[LINK] It's big, expanding and has a carbon footprint to match

Bernard Robertson-Dunn brd at iimetro.com.au
Sat Jan 24 13:36:23 AEDT 2009

It's big, expanding and has a carbon footprint to match
23/01/2009 11:00:01 PM

A riddle. It's invisible but ubiquitous, and growing exponentially. Even 
as it provides the capacity to reduce greenhouse gas emissions, its own 
carbon footprint is ever larger. It is the fuel of clouds and the stuff 
that races through fibre optic cables at the speed of light.

It is, of course, the internet, or more specifically, Information and 
Communication Technology (ICT). At institutions as diverse as Melbourne 
University, and its counterparts in the University of California (UC) 
system in San Diego and Irvine, it frames the next generation of virtual 
meetings, with instantaneous transmission of image and sound, from near 
or far.

Larry Smarr is 54, and has lived through what amounts to multiple 
generations of the life of the worldwide web, from conception in the 
mid-1980s, when he fostered the network of connected computers known as 
the National Science Foundation Net, to the ultra high-speed present.

As Smarr explained it at the West Coast Leadership Dialogue conference 
here in Palo Alto, California, the future of the internet can be viewed 
in two dimensions. The first is to be faster, using fibre-optic lines to 
transfer large volumes of information almost instantaneously - no longer 
just as pictures or text on a screen, but ultra high-definition, skin 
tone-perfect live images, at 10,000 megabytes per second. The second is 
to be both clean and be cleaner, reversing its current position, as a 
significant and growing contributor to the carbon dioxide production 
that the vast majority of scientists believe is the principal cause of 
global climate change.

In the United States, the power consumed by computer data centres 
exceeded the demand of the nation's TV sets three years ago. In 
Australia, 200 million tonnes of its annual emission of 576 million 
tonnes of carbon dioxide is caused by electricity, gas and water, with 
information and communication technology accounting for 20 per cent of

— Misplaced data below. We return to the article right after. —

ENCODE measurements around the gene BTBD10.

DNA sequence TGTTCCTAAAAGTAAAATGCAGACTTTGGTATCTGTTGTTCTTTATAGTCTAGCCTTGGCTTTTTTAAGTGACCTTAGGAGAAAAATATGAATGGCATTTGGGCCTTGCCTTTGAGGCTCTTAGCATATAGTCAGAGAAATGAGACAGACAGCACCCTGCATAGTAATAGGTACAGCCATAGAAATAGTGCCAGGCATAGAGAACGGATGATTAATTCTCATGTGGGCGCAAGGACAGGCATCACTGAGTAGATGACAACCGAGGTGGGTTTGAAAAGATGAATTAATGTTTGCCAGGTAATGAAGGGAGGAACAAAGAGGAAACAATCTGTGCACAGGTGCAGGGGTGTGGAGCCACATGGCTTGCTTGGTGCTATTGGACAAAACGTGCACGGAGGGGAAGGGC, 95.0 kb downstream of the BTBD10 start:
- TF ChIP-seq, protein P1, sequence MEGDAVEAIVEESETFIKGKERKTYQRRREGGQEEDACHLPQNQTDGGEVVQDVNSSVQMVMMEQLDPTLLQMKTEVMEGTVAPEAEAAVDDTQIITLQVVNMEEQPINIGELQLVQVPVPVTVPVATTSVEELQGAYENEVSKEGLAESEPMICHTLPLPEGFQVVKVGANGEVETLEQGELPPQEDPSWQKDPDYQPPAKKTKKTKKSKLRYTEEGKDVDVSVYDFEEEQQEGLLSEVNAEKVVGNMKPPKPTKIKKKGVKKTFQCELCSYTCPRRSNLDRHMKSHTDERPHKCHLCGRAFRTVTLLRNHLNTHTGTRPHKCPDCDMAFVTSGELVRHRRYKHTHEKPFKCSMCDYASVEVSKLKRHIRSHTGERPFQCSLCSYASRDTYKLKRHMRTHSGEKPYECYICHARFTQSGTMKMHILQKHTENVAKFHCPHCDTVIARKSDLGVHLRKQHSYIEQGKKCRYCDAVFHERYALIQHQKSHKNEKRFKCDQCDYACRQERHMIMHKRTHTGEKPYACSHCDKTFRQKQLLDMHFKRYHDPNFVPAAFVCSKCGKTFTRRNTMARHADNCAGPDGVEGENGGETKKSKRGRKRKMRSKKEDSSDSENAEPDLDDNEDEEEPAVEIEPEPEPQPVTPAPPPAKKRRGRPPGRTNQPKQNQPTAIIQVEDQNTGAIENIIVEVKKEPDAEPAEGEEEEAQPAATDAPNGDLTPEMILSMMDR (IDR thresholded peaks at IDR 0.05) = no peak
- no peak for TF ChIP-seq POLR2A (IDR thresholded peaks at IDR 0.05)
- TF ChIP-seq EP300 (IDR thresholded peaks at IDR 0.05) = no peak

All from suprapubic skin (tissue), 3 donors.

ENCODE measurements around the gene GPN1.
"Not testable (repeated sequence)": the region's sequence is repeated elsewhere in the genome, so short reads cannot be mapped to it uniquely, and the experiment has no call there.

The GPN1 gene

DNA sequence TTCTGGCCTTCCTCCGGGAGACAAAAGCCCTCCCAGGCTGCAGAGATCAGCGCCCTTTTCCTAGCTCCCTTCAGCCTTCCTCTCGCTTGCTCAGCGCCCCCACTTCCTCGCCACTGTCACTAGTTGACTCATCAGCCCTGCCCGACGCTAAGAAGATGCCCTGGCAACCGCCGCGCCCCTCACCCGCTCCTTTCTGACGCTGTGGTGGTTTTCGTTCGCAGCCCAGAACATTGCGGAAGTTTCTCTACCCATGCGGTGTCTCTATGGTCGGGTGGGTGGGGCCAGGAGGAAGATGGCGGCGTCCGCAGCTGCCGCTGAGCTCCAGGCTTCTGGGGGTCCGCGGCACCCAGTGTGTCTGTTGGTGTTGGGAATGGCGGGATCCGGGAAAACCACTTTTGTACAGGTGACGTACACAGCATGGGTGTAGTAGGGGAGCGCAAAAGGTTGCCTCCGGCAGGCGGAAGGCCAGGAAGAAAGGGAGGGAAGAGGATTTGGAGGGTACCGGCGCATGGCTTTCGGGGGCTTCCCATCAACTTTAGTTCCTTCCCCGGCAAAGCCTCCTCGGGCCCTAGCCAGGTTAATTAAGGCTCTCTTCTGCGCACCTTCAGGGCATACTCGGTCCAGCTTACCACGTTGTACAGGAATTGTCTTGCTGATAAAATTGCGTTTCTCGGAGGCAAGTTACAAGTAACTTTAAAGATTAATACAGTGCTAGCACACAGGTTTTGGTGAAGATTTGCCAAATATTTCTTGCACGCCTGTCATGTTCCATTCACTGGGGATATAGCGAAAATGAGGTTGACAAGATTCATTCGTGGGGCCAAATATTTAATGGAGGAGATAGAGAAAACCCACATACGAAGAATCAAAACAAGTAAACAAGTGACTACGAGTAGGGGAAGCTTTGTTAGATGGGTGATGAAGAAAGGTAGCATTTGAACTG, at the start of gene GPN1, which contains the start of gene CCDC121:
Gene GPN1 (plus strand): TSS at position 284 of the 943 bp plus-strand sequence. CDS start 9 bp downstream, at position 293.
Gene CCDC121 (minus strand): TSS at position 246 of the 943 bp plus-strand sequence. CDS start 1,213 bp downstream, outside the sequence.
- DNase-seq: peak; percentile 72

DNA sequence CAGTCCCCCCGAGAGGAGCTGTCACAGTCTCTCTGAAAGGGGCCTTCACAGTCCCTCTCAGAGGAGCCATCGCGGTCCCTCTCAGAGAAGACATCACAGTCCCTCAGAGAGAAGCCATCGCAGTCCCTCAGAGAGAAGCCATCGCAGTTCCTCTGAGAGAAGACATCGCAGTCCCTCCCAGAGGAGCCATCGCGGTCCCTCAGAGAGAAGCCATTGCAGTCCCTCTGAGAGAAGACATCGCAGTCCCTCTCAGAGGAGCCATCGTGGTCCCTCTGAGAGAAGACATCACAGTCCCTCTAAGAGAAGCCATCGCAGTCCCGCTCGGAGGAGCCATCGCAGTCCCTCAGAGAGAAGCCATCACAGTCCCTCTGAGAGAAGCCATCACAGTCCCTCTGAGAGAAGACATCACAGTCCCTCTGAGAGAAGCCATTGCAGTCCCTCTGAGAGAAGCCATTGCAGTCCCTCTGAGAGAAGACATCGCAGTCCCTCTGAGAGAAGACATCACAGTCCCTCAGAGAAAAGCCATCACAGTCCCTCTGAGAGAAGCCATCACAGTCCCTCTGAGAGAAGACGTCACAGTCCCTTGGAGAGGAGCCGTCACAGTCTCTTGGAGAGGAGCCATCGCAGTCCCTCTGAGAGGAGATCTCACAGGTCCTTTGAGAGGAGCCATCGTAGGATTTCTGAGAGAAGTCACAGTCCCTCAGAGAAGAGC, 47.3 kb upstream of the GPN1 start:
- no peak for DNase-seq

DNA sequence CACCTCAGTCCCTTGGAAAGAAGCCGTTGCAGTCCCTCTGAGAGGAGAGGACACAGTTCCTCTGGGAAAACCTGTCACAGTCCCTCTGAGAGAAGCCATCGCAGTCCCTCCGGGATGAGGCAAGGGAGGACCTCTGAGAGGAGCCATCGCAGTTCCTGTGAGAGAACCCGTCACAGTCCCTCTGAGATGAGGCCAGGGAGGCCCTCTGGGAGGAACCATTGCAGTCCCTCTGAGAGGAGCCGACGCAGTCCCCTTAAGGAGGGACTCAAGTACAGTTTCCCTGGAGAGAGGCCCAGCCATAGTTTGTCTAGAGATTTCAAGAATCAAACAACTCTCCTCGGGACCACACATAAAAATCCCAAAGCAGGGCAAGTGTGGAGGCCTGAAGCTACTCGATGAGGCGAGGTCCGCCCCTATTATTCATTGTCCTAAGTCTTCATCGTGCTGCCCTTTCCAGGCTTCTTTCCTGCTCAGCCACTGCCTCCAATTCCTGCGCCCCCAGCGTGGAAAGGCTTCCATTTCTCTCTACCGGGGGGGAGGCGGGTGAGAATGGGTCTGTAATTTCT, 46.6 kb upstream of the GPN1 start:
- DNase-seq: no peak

those emissions. Globally, this technology produces roughly the same 
volume of emissions as the aviation industry.

But that is the very least of it. Consider that the amount of raw data 
in the world - balance sheets, recipes, form guides, the novels that 
Google is gradually digitising - doubles every four years. Consider, 
further, that only 2 per cent of that data is digital, an amount that 
doubles every 16 months. This is the staggering volume of stuff that 
another speaker at the Stanford University conference, a leading 
software and hardware executive, explained, must be "processed, stored, 
moved, visualised and shared".

The power demand works in two ways, with every watt of electricity used 
in processing requiring a compensatory half watt in cooling, the result, 
Smarr explained, of silicon chips that have become smaller, faster and 
infinitely more complex, but also hotter.

This equation is sending the biggest companies if not off the grid, 
certainly further afield. Consider Google, with its headquarters a short 
drive south of here, on Silicon Valley's El Camino Real.

The search engine monolith owns hundreds of thousands of servers, and is 
building a massive new data processing centre in suburban Portland to 
house them. There it will draw on the 85-megawatt line that once 
serviced a nearby aluminium smelter (now decommissioned) to power the 
servers, and the waters from the dammed Columbia River, to cool them.

That line will barely cover Google's needs. An article in Harper's 
magazine suggested that within three years, the Portland data centre 
would need 103 megawatts of electricity, enough to power 82,000 homes.

Another data centre, in Canada, is being built next to a 
hydro-electricity plant. Smarr said the CSIRO is looking to do the same 
thing in Australia. It is co-owner with Australian tertiary institutions 
of a fibre-optic network that can move information at the rate of 1 
gigabit per second, or 250 times faster than the standard Sydney 
broadband connection.

"There's not a hydro site in the world that hasn't been visited by 
Google, Microsoft or Yahoo, to see if they can set up a data centre 
there," Smarr said. The data centres are the physical manifestation of 
the internet and ICT. They are also the places where the carbon 
footprint of the web will grow or shrink, if, instead of electricity, 
they can be run off alternate sources of energy such as solar, hydro or 
biofuel. The sense of urgency at the conference about addressing the 
internet's carbon footprint and its associated data storage, was real 
but had less to do with altruism about the planet's future and much more 
to do with the financial bottom line.


Bernard Robertson-Dunn
Canberra Australia
brd at iimetro.com.au

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